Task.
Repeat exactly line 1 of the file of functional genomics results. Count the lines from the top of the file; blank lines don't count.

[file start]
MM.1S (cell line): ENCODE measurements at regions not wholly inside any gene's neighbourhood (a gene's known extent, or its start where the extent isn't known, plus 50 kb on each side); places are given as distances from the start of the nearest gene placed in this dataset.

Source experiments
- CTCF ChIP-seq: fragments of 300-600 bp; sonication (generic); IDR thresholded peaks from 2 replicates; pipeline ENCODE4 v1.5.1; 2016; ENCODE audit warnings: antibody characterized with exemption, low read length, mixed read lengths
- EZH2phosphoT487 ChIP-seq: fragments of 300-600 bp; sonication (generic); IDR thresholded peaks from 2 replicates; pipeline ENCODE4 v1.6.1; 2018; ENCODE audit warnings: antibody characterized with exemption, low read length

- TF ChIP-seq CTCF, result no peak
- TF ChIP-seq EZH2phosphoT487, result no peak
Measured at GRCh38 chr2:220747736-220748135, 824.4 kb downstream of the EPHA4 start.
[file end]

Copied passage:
MM.1S (cell line): ENCODE measurements at regions not wholly inside any gene's neighbourhood (a gene's known extent, or its start where the extent isn't known, plus 50 kb on each side); places are given as distances from the start of the nearest gene placed in this dataset.